Liz Benjamin

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Posts by Liz Benjamin

And Then There Were Two?

In the face of growing opposition to the five-member leadership team idea floated by Assembly Speaker Sheldon Silver among rank-and-file conference members, Silver loyalists are now floating a scaled-back version of that plan that involves just two of the five, according to a source familiar with the ongoing discussions at the state Capitol.

Under this proposal, the two-man leadership team would feature Assembly Ways and Means Committee Chairman Denny Farrell Jr., of Manhattan; and Assembly Majority Leader Joe Morelle, of Rochester.

The idea has been pitched to members of the influential Black, Puerto Rican, Hispanic, and Asian Legislative Caucus, many of whom were unhappy with the original five-person plan, in no small part because it included Assemblyman Carl Heastie, of the Bronx; but not Assemblyman Keith Wright, of Manhattan.

Heastie and Wright have both been mentioned for some time as potential permanent successors to Silver. They also had a falling out in 2012 over the redrawing of the district currently held by veteran Harlem Rep. Charlie Rangel, who says this will be his last two-year term in Washington.

Wright has long been interested in Rangel’s seat, but has declined to challenge his long-time ally even as others mounted (failed) primary campaigns against him. Now that Rangel is planning his retirement, Wright is among those throwing his hat into the ring for 2016, and said during a recent CapTon interview that he is forming an exploratory committee to prepare for a potential run.

Not long after news of Silver’s five-member leadership scheme broke, and Wright’s name was not among those tapped by the speaker to run things in his stead, the Manhattan Democrat put out a lengthy public statement calling for Silver to step aside.

Also jettisoned under the new two-person model would be Queens Assemblywoman Cathy Nolan and Codes Committee Chairman Joe Lentol, of Brooklyn. Lentol, like Farrell, had been viewed as a potential “caretaker” speaker until the conference can agree on a permanent successor for Silver. Nolan, the Education Committee chair, was floated by the 18-member Queens Democratic Party, which ostensibly would be able to deliver most of its members in a bloc, making the borough’s support a potential game-changer for any speaker candidate.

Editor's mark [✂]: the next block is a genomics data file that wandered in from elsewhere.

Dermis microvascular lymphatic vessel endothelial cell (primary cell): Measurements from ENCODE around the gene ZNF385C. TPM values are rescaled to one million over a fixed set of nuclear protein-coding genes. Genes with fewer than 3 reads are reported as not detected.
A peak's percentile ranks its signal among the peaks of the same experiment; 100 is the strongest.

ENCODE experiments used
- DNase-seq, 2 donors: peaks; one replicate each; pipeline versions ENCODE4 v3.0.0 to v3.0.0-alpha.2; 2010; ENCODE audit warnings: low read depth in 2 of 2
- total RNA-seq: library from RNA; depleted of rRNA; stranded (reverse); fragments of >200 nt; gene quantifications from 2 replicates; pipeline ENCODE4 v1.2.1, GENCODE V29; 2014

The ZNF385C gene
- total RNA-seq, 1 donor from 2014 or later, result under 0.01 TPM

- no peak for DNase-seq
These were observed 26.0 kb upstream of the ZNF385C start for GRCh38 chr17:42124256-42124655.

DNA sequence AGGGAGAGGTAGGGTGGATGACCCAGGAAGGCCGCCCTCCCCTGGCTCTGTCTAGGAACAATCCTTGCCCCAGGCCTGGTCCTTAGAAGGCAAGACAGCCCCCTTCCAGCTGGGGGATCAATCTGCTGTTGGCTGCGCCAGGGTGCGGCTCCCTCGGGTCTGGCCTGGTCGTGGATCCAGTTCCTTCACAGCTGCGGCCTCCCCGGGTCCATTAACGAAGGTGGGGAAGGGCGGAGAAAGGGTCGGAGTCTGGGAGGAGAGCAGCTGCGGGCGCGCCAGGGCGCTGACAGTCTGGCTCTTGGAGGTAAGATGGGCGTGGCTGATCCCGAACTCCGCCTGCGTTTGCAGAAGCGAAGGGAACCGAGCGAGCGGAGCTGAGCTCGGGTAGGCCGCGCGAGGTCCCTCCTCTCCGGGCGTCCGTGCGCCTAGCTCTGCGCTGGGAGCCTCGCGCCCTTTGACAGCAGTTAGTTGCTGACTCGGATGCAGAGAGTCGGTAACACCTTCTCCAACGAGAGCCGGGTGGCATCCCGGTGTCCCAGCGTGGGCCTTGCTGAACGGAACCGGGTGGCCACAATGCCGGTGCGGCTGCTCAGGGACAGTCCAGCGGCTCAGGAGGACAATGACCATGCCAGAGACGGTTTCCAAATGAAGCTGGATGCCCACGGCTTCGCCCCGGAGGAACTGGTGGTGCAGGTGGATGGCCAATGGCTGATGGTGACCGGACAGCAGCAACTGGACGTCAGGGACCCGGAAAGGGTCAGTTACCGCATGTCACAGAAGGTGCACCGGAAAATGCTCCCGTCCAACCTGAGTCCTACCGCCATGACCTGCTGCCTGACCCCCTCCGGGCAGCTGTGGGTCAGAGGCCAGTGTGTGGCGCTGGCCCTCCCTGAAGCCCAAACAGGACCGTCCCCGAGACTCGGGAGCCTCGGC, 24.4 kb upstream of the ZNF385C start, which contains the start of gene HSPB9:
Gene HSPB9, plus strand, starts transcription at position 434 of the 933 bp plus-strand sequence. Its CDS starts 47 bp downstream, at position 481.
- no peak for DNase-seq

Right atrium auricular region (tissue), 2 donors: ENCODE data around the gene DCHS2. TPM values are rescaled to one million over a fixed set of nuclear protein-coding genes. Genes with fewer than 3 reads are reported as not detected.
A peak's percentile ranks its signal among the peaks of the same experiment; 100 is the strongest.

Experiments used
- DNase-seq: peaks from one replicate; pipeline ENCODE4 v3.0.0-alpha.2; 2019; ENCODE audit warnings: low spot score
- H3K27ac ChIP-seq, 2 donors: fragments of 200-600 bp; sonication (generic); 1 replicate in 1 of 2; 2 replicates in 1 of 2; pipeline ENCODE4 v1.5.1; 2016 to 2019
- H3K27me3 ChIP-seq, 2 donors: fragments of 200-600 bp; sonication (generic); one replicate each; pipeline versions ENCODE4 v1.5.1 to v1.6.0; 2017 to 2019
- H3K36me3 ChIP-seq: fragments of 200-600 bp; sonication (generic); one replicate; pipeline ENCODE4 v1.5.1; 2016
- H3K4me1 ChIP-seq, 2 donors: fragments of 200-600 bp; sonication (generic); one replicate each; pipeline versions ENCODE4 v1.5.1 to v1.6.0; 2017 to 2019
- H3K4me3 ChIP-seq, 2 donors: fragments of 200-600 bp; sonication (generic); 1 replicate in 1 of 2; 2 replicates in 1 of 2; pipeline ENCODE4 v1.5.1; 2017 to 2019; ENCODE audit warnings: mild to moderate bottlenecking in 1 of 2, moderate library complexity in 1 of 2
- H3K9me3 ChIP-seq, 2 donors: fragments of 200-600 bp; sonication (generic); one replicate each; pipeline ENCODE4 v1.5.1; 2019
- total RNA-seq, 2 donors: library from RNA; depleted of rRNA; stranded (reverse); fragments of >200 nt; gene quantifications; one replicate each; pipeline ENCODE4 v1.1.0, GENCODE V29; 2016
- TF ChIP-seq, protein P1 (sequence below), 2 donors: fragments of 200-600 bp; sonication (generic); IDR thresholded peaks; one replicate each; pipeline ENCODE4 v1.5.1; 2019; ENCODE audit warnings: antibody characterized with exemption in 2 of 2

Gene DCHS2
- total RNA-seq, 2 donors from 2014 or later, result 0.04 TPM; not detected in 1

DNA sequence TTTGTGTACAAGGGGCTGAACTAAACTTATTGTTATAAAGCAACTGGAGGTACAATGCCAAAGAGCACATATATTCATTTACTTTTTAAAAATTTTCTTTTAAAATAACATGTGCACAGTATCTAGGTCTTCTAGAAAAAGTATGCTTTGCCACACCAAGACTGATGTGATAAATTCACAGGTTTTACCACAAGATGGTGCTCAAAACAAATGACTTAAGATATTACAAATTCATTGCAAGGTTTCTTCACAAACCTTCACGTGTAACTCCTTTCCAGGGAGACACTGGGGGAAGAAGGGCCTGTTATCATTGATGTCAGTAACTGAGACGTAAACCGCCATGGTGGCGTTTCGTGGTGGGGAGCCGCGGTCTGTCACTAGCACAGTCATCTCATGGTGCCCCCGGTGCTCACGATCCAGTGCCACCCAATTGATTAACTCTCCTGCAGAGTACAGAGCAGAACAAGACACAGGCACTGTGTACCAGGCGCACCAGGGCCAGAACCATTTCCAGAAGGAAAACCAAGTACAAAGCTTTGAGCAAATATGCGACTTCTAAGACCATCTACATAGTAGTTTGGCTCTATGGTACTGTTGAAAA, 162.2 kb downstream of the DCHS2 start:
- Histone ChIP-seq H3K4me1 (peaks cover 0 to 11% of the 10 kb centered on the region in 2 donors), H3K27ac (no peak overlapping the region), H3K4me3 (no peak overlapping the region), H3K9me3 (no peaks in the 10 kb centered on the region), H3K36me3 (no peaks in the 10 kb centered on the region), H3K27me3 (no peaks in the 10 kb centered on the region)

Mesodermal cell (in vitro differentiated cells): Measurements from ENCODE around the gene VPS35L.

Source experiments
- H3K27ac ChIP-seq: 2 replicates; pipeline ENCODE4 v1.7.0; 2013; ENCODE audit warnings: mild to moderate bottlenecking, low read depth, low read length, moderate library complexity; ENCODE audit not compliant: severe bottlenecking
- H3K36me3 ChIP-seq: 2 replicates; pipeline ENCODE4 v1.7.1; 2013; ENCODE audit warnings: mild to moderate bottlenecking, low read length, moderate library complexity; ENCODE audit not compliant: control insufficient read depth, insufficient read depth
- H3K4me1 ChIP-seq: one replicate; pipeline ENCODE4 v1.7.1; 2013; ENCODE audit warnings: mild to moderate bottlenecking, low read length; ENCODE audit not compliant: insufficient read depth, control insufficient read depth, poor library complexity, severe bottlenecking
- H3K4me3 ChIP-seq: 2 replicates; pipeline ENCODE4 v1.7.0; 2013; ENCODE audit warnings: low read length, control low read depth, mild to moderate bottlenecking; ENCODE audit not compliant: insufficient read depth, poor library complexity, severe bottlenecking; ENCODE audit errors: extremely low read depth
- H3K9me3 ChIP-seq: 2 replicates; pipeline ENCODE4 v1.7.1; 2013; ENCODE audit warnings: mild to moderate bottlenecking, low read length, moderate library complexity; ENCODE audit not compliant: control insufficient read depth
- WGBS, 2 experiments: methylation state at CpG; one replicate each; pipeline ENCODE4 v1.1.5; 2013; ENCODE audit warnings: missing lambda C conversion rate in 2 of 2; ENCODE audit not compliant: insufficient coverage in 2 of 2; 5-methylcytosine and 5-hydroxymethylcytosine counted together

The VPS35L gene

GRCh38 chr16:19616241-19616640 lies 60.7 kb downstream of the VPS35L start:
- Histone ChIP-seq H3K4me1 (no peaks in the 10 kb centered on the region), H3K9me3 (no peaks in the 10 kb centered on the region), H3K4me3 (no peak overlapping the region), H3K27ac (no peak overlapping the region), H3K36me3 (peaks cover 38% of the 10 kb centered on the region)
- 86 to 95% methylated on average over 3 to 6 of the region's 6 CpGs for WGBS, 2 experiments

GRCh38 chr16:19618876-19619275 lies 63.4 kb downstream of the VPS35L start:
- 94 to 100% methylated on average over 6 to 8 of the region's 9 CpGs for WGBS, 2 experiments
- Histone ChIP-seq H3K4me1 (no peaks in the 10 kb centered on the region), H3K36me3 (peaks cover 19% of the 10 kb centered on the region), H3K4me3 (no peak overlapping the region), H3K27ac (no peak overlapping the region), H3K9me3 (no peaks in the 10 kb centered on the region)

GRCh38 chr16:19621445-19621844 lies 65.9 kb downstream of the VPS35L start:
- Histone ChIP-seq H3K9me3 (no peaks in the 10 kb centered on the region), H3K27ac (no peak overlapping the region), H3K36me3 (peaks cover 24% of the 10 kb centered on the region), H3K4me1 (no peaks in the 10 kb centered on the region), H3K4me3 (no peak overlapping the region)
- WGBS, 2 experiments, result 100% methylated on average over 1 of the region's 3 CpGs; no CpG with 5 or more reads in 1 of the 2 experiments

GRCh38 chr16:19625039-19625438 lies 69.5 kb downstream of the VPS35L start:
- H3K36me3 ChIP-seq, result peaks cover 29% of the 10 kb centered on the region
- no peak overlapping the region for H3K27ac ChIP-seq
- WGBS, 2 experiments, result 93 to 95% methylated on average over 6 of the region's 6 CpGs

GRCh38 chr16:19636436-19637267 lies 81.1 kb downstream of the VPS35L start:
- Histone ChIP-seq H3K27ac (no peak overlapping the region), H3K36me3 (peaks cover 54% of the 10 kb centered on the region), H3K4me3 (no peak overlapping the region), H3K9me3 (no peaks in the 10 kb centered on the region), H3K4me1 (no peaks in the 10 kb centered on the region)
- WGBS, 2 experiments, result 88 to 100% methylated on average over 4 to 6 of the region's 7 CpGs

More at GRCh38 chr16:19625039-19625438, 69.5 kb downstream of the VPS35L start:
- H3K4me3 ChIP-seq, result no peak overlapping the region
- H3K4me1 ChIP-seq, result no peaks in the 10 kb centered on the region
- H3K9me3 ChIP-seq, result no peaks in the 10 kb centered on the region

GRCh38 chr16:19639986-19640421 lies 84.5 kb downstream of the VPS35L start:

Morelle has been mentioned as a long-shot candidate to permanently replace Silver, but the fact that he is male, white and an upstater – and also is viewed as an ally of Gov. Andrew Cuomo – potentially count against him in the downstate-dominated conference.

Some members of the caucus have expressed more comfort with tapping only Farrell to serve on an interim basis while Silver fights the federal corruption charges lodged against him last week by US Attorney Preet Bharara. Farrell, who turns 83 next week, is not viewed as a long-term speaker candidate, which ostensbily means he wouldn’t get in the way of any of the other potential speaker candidates if and when they manage to put together enough votes to make a play for the position.

This new two-man idea was floated after Cuomo publicly rejected what he called the “management-by-committee” model that would allow Silver to keep his title – and his lulu. While insisting he doesn’t want to meddle in the business of the Assembly, Cuomo also made it clear he believes it’s time for the “distraction” of the speaker’s legal troubles to end, adding: “To the extent that there’s going to be a replacement to run the Assembly, I think that’s a good thing.”

The Democrats are right now behind closed doors with Silver for a conference that was originally supposed to take place at 1:45 p.m. – just before the scheduled 2 p.m. session. One by one, various members have been publicly declaring their desire for a change in leadership – Assemnlyman Brian Kavanagh, a Manhattan Democrat, was scheduled to make an announcement at 5 p.m. that was abruptly cancelled without an explanation.